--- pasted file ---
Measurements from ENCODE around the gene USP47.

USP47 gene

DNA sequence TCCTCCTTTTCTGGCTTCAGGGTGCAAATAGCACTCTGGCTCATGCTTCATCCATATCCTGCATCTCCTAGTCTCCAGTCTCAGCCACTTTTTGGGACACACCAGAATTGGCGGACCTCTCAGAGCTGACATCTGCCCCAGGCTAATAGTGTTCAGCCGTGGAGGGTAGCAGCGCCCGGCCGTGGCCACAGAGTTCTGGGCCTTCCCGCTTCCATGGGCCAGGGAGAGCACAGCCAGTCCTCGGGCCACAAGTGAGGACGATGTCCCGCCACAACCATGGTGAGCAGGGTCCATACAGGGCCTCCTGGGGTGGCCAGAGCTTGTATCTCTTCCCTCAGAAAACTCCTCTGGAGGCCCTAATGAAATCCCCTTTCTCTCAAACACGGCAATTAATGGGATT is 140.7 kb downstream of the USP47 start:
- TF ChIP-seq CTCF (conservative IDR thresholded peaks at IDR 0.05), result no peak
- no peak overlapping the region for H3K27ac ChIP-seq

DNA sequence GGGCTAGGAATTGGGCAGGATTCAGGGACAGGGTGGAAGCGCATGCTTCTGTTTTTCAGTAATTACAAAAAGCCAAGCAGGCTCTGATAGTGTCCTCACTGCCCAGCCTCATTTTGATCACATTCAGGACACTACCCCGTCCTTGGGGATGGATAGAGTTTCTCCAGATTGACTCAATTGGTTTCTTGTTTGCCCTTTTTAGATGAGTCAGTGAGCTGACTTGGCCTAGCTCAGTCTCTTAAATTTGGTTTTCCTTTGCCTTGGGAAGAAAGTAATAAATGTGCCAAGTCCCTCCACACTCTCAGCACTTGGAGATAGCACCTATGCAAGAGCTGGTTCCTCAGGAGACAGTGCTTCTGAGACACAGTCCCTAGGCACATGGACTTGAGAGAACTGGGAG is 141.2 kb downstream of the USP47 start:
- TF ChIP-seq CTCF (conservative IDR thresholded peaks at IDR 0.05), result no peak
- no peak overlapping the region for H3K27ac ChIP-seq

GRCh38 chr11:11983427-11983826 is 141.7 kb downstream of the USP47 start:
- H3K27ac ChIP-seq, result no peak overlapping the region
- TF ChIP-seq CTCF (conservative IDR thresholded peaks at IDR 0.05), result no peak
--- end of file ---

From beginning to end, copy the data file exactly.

Measurements from ENCODE around the gene USP47.

USP47 gene

DNA sequence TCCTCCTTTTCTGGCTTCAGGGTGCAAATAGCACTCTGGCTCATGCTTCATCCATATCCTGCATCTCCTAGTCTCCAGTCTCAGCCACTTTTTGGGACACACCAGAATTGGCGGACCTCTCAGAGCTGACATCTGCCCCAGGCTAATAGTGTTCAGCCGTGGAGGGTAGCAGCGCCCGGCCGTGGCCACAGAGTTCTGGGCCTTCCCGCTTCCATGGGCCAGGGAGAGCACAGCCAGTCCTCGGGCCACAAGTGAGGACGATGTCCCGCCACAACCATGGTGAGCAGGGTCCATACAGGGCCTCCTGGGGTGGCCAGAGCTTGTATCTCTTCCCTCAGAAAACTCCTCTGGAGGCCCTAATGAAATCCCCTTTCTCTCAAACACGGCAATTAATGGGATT is 140.7 kb downstream of the USP47 start:
- TF ChIP-seq CTCF (conservative IDR thresholded peaks at IDR 0.05), result no peak
- no peak overlapping the region for H3K27ac ChIP-seq

DNA sequence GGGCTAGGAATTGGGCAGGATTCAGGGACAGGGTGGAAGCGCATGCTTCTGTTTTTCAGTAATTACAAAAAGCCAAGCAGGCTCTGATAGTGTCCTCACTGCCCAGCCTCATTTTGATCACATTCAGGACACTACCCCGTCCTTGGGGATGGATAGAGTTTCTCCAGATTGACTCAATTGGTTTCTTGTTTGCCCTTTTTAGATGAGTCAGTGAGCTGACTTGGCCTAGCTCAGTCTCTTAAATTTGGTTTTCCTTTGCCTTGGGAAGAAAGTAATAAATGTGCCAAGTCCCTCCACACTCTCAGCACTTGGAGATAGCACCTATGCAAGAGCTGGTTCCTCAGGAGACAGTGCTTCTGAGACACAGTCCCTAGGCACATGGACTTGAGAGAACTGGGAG is 141.2 kb downstream of the USP47 start:
- TF ChIP-seq CTCF (conservative IDR thresholded peaks at IDR 0.05), result no peak
- no peak overlapping the region for H3K27ac ChIP-seq

GRCh38 chr11:11983427-11983826 is 141.7 kb downstream of the USP47 start:
- H3K27ac ChIP-seq, result no peak overlapping the region
- TF ChIP-seq CTCF (conservative IDR thresholded peaks at IDR 0.05), result no peak